George Bernard Shaw wrote many plays with amusing scenes, but this one from Pygmalion is one of his more hysterical -- if the performers are up to the task, that is.
In perhaps the funniest scene of the play, Liza has been trained how to speak the “Queen’s English.” Although she pronounces things perfectly, she still chooses “lower class” words. Here, she talks with two older women:
LIZA: (darkly) My aunt died of influenza: so they said.
MRS. EYNSFORD HILL: (clicks her tongue sympathetically)!!!
LIZA: (in the same tragic tone) But it's my belief they done the old woman in.
MRS. HIGGINS: (puzzled) Done her in?
LIZA: Y-e-e-e-es, Lord love you! Why should she die of influenza? She come through diphtheria right enough the year before. I saw her with my own eyes. Fairly blue with it, she was. They all thought she was dead; but my father he kept ladling gin down her throat til she came to so sudden that she bit the bowl off the spoon.
MRS. EYNSFORD HILL: (startled) Dear me!
LIZA: (piling up the indictment) What call would a woman with that strength in her have to die of influenza? What become of her new straw hat that should have come to me? Somebody pinched it; and what I say is, them as pinched it done her in.
MRS. EYNSFORD HILL: What does doing her in mean?
HIGGINS: (hastily) Oh, that's the new small talk. To do a person in means to kill them.
MRS. EYNSFORD HILL: (to Eliza, horrified) You surely don't believe that your aunt was killed?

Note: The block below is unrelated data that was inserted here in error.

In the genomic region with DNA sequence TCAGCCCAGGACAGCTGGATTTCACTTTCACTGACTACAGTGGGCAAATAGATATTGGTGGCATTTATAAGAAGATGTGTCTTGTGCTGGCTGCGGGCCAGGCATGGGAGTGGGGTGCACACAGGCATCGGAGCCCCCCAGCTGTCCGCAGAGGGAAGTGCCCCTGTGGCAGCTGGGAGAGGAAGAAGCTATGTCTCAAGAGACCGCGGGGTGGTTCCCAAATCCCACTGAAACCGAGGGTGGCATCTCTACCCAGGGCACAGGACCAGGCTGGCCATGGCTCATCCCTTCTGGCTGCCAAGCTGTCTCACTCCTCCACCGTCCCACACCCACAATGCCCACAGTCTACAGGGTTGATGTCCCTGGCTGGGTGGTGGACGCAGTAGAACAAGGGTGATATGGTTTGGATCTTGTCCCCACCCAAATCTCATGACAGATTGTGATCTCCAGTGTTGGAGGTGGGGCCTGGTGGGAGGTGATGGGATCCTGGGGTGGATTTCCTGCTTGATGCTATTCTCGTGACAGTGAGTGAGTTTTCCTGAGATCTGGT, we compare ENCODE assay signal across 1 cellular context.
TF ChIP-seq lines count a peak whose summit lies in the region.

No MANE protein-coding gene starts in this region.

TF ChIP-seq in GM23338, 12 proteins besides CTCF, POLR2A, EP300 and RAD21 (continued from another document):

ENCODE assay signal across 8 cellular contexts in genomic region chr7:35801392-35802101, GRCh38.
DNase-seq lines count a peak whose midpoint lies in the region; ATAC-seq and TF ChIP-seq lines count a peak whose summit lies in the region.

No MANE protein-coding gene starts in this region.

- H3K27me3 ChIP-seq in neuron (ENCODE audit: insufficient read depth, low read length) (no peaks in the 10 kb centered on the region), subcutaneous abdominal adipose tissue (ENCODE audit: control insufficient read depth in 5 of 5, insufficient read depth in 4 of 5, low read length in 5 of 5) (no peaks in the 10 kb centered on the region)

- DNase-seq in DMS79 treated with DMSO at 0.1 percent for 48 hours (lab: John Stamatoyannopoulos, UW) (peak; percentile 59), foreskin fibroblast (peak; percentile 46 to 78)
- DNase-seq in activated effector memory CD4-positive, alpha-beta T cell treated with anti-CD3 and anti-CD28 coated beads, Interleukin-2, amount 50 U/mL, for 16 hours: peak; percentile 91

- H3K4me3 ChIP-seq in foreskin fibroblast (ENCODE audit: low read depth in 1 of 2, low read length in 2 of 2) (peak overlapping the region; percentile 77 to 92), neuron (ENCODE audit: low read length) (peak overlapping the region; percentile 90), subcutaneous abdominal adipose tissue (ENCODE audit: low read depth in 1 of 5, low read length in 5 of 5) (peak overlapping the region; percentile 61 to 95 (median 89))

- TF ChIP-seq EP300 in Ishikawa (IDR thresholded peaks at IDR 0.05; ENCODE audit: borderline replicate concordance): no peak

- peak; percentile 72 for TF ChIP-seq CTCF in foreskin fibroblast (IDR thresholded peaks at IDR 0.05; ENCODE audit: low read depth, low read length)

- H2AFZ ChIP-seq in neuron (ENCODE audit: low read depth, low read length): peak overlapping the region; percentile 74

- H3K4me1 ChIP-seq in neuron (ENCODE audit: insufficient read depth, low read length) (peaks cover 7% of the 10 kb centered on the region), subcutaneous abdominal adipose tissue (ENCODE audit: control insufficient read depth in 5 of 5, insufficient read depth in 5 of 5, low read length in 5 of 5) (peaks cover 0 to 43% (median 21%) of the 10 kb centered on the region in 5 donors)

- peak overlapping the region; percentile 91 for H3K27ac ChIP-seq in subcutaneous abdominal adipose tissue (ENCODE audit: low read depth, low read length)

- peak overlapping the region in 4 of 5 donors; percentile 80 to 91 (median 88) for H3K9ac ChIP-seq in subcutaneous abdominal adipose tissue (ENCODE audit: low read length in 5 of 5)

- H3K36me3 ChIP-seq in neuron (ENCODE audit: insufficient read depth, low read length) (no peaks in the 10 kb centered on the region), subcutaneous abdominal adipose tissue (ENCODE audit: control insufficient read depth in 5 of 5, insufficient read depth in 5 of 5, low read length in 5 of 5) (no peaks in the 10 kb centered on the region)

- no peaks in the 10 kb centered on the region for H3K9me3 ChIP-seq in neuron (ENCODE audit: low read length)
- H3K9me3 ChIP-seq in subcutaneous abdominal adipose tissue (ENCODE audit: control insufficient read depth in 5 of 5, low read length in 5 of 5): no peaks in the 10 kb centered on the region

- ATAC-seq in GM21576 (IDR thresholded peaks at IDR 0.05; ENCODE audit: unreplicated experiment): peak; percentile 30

LIZA: Do I not! Them she lived with would have killed her for a hat-pin, let alone a hat.
MRS. EYNSFORD HILL: But it can't have been right for your father to pour spirits down her throat like that. It might have killed her.
LIZA: Not her. Gin was mother's milk to her. Besides, he'd poured so much down his own throat that he knew the good of it.
MRS. EYNSFORD HILL: Do you mean that he drank?
LIZA: Drank! My word! Something chronic.
MRS. EYNSFORD HILL: How dreadful for you!
LIZA: Not a bit. It never did him no harm what I could see. But then he did not keep it up regular. (Cheerfully) On the burst, as you might say, from time to time. And always more agreeable when he had a drop in. When he was out of work, my mother used to give him fourpence and tell him to go out and not come back until he'd drunk himself cheerful and loving-like. There's lots of women has to make their husbands drunk to make them fit to live with. (Now quite at her ease) You see, it's like this. If a man has a bit of a conscience, it always takes him when he's sober; and then it makes him low-spirited. A drop of booze just takes that off and makes him happy. (To Freddy, who is in convulsions of suppressed laughter) Here! what are you sniggering at?